A FEW OTHER EVENTS FOR
- Happy birthday Ted Lewin (Peppe the Lamplighter, Stable), Susan Terris (The Latchkey Kids), and Giulio Maestro (A More Perfect Union: The Story of Our Constitution).
- Itâ€™s the birth date of Randall Jarrell (1914-1965), The Gingerbread Rabbit, and Judy Delton (1931-2001), Pee Wee Scouts series.
- Sigmund Freud (1856-1939), founder of the psychoanalytic school of psychiatry was born on this day. Read Sigmund Freud by Kathleen Krull.
- Itâ€™s national No Homework Day. Read No More Homework! No More Tests! by Bruce Lansky, illustrated by Stephen Carpenter, and The Homework Machine by Dan Gutman
Today I would like to wish happy birthday to one of the loveliest ladies in the childrenâ€™s book world, illustrator Barbara McClintock. Born in New Jersey, Barbara drew constantly as a child. By the time she reached seven, she knew she wanted to be an artist when she grew upâ€”although she also had designs on becoming a cat. At age nine, she moved to North Dakota, where she rode horses and later attended Jamestown College, and continued to draw all the time. Not knowing how to begin a career as an illustrator, Barbara called Maurice Sendak, reigning king of the childrenâ€™s book world, who was gracious with his time and advice.
Barbaraâ€™s first book, published by independent Boston publisher David Godine, The Heartaches of a French Cat, won a New York Times Best Illustrated Award, a prize she has now captured many times. Barbaraâ€™s full-color picture books are simply exquisite. If you missed Leave Your Sleep, a book of classic poetry adapted to music by Natalie Merchant, be sure to pick up this title, which looksâ€”not to mention soundsâ€”absolutely beautiful.
However, the book I have chosen to feature on Barbaraâ€™s birthday differs greatly from the other titles she has created,Â Twelve Kinds of Ice by Ellen Bryan Obed. This small gem of a book takes readers through a winter from the first ice, which comes on the sheepâ€™s pail in the barn, to the last ice of the season, and finally dream ice that comes in your sleep. In a rural farming community of the type that might be found in New England or North Dakota, the children and father in the book delight in winter. They create their own skating pond; they play hockey; they hold skating parties.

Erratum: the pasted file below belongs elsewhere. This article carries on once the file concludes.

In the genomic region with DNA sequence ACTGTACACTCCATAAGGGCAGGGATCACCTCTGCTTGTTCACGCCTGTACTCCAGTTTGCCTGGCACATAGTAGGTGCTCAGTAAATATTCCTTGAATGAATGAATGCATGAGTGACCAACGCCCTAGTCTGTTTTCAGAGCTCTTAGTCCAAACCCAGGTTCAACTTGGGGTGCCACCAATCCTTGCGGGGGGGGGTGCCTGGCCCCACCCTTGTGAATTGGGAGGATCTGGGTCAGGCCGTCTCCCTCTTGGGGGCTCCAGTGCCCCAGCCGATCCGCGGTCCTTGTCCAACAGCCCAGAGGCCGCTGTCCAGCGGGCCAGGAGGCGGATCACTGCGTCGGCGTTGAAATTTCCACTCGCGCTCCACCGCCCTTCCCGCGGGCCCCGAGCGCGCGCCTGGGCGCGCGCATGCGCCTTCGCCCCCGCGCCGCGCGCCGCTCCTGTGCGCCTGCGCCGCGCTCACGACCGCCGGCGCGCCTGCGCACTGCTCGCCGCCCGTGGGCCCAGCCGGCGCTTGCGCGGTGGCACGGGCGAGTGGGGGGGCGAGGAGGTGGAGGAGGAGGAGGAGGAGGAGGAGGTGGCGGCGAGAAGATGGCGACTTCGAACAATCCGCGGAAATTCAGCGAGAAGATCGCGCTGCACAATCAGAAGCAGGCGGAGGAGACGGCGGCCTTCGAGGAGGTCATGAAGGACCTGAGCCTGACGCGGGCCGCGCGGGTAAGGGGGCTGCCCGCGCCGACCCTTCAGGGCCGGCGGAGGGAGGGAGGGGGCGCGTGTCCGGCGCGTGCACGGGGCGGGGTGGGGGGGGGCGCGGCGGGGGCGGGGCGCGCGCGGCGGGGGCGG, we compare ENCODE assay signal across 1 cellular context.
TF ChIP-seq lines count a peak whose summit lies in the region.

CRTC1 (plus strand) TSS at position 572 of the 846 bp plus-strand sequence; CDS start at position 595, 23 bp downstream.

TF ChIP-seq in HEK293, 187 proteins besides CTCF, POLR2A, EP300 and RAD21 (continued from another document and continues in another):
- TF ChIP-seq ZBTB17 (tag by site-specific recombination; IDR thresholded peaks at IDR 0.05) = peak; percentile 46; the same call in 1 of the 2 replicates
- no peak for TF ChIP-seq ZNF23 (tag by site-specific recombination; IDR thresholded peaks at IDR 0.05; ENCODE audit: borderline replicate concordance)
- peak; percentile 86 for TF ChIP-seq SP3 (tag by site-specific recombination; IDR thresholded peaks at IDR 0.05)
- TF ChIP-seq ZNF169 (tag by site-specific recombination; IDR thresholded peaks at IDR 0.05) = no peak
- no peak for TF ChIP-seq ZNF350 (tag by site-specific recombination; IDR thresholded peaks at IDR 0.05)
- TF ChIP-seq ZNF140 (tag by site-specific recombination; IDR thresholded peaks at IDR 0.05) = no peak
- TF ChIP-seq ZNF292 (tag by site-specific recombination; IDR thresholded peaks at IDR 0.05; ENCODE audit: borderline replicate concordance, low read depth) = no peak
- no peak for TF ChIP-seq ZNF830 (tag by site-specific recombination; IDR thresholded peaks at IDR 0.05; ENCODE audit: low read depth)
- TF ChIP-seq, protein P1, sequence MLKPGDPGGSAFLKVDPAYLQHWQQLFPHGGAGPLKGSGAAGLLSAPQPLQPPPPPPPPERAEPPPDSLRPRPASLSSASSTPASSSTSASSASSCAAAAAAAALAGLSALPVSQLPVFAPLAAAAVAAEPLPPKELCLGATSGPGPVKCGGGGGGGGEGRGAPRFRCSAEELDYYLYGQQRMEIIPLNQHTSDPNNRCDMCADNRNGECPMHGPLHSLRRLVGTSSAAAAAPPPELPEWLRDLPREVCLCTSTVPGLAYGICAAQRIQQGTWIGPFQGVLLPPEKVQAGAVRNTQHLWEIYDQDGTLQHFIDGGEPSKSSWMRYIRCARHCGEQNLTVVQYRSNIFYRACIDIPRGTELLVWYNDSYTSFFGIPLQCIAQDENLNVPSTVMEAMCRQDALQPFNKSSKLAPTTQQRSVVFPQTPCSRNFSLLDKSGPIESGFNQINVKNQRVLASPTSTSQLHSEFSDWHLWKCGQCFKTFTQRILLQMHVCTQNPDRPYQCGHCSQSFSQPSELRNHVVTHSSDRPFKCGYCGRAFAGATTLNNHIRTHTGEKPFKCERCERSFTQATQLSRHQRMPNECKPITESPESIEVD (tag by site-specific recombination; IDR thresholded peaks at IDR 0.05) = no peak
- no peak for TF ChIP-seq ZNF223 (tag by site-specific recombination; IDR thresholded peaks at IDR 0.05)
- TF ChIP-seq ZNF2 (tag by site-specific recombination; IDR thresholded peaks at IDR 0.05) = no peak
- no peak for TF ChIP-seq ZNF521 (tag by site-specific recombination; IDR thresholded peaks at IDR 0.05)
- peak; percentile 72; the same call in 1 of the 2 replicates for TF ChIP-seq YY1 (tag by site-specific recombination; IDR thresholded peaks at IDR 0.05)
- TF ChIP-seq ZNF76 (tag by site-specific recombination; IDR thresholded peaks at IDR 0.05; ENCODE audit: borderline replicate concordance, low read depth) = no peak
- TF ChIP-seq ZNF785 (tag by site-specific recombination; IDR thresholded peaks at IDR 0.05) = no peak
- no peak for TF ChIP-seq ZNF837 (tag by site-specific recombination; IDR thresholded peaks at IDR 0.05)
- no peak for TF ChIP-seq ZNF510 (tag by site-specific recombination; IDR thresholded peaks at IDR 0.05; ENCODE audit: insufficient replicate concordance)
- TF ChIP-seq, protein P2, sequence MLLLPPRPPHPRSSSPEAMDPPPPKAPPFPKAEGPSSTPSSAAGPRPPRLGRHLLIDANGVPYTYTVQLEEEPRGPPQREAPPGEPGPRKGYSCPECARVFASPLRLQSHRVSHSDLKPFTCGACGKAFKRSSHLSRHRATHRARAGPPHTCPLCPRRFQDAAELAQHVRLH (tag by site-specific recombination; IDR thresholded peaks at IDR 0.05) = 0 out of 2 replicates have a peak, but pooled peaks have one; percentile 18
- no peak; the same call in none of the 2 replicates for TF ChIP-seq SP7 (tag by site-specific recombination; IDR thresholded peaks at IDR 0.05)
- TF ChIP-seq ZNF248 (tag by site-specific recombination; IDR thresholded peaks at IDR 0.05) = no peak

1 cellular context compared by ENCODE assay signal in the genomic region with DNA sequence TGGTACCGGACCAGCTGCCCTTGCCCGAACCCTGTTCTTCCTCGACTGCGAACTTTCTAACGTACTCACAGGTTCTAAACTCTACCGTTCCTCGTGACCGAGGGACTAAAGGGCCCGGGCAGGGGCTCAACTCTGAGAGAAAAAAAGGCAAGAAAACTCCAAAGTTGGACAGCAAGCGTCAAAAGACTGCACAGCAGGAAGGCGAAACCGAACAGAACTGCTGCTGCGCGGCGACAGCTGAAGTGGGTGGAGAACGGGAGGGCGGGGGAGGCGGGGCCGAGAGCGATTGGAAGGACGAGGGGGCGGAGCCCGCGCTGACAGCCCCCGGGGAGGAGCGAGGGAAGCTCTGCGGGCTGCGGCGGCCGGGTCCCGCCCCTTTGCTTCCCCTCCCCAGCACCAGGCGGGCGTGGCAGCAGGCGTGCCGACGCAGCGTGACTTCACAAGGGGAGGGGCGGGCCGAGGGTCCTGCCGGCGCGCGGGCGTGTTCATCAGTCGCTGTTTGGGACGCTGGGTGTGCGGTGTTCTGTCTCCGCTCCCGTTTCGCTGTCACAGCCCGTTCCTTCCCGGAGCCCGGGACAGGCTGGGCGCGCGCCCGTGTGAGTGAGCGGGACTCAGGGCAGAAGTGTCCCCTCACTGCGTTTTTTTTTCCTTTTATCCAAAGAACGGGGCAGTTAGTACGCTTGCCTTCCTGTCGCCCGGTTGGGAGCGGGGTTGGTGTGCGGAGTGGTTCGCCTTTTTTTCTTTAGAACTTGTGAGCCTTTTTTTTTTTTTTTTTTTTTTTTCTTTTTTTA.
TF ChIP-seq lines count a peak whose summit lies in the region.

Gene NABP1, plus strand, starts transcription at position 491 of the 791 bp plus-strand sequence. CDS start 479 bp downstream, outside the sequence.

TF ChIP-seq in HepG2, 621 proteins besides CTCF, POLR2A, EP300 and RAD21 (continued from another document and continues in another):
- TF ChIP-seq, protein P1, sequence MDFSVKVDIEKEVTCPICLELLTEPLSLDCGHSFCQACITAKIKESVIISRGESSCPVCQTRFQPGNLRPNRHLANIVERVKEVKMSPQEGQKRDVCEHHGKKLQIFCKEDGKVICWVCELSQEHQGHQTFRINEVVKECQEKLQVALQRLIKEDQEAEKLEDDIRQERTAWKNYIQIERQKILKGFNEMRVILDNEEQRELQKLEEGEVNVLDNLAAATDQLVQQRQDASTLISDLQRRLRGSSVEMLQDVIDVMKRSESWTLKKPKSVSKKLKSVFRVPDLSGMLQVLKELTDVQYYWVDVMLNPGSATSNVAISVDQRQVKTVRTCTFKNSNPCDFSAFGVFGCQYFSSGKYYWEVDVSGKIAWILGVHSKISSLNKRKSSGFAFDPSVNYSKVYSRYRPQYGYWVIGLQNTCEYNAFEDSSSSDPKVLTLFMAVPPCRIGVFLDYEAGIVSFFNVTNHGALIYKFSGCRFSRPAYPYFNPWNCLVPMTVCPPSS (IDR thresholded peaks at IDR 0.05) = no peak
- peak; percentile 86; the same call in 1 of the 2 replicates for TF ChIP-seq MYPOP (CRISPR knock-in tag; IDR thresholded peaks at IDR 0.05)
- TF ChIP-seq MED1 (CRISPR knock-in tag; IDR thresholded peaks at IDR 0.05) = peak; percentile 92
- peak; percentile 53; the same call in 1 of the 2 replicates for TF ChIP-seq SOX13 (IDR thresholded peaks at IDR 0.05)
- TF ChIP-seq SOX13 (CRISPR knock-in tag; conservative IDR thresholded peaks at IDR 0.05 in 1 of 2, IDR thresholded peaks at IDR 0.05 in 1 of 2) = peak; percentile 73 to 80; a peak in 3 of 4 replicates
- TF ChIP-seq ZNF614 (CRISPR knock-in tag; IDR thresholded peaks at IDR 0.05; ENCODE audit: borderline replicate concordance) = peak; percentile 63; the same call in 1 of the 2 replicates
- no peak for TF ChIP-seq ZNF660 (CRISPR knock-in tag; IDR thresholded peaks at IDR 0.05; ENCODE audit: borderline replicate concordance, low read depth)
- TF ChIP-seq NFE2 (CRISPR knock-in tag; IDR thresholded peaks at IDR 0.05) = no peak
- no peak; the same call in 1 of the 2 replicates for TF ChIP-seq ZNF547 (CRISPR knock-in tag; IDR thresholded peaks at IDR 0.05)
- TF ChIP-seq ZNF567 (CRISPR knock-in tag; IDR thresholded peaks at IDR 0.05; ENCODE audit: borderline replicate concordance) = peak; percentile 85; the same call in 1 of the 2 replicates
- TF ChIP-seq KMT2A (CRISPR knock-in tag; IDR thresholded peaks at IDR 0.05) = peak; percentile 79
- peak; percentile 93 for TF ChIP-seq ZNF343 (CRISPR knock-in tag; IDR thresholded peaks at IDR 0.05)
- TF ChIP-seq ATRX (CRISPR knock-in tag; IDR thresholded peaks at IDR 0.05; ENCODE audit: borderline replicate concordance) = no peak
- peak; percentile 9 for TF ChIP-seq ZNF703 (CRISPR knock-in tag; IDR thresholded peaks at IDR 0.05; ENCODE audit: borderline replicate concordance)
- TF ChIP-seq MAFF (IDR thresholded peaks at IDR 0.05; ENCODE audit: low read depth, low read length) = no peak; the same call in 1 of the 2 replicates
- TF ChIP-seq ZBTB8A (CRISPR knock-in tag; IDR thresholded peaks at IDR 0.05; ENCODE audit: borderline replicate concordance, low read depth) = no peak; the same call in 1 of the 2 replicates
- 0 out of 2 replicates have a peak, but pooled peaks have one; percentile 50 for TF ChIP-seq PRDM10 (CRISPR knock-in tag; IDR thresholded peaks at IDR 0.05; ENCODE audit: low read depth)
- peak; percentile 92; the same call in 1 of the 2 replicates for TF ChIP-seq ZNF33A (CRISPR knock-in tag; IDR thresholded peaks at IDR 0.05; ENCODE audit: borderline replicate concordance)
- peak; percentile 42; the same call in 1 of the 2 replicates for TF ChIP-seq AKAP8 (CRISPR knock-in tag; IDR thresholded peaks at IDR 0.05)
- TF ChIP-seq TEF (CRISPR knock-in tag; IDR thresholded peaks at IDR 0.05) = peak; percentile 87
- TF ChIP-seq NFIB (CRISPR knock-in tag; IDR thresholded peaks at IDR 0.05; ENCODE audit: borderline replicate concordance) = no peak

Already a favorite of third- to sixth-grade teachers, Twelve Kinds of Ice can be read a short chapter each day. And it naturally lends itself to vignette writing exercises. Certainly, the book can be viewed as memoir of the kind of life possible for those who do not crowd in cities. I read it at the end of April, and it even made me long for winter againâ€”something I thought totally impossible.
But what makes this book so special, what moves it beyond its lilting text, are Barbaraâ€™s pen-and-ink drawings. Without color, without embellishment, she shows us what a superb draftsperson she is. With only her accomplished line and shading, she brings characters and setting to readers in vivid detail. At the end of the book, we understand these children and this family because Barbara has brought them to life. The shape of the book, the type, and the drawings all combine for a unique reading experience. This is one of those books that you not only want to read, you want to own.
Best wishes to Barbara. I hope she and her partner, illustrator David Johnson, are having a wonderful celebration today. And I am so glad that she decided to become an illustratorâ€”rather than a cat.
Hereâ€™s a page from Twelve Kinds of Ice:
Originally posted May 6, 2013. Updated for .